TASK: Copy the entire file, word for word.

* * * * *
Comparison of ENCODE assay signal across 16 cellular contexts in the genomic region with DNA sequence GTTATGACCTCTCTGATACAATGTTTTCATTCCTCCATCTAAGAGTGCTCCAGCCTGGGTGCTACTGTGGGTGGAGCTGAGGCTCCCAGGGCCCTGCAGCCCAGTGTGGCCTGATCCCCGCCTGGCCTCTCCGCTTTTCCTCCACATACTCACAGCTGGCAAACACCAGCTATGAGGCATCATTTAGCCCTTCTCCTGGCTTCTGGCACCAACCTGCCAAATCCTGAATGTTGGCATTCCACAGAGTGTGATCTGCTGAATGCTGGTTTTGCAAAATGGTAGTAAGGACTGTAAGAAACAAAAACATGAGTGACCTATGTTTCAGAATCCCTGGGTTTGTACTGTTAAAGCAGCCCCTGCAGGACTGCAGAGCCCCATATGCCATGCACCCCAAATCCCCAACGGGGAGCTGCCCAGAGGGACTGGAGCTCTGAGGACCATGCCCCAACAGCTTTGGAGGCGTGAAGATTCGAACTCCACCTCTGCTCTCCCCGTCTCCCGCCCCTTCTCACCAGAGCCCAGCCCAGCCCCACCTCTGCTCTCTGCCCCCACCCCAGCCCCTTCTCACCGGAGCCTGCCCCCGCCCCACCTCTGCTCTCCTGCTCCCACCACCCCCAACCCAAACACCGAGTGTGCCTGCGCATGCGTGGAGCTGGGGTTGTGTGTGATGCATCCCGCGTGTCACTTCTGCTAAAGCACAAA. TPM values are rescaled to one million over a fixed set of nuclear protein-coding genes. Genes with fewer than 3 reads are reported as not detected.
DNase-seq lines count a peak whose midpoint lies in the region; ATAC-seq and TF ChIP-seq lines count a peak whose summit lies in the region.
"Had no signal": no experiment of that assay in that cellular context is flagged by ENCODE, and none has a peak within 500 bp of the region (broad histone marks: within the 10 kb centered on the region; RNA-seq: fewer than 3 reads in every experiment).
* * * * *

Comparison of ENCODE assay signal across 16 cellular contexts in the genomic region with DNA sequence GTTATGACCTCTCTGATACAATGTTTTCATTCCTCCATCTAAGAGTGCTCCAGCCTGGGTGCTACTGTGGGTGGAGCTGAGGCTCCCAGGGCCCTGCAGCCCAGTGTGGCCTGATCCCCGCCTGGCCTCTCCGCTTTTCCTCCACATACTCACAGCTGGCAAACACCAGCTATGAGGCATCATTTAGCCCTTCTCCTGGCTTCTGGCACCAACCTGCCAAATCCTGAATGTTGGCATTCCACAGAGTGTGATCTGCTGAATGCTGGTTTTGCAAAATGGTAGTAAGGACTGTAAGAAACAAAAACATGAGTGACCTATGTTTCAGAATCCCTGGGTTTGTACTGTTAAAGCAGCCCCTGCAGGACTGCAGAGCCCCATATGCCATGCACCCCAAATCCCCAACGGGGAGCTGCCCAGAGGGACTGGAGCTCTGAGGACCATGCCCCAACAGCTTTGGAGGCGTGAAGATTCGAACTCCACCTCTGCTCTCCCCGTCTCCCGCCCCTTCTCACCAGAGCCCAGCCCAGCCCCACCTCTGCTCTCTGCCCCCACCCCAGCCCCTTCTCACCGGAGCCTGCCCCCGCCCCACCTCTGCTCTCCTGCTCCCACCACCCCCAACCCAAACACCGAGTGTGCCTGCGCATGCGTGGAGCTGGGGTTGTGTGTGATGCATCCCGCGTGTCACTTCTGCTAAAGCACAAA. TPM values are rescaled to one million over a fixed set of nuclear protein-coding genes. Genes with fewer than 3 reads are reported as not detected.
DNase-seq lines count a peak whose midpoint lies in the region; ATAC-seq and TF ChIP-seq lines count a peak whose summit lies in the region.
"Had no signal": no experiment of that assay in that cellular context is flagged by ENCODE, and none has a peak within 500 bp of the region (broad histone marks: within the 10 kb centered on the region; RNA-seq: fewer than 3 reads in every experiment).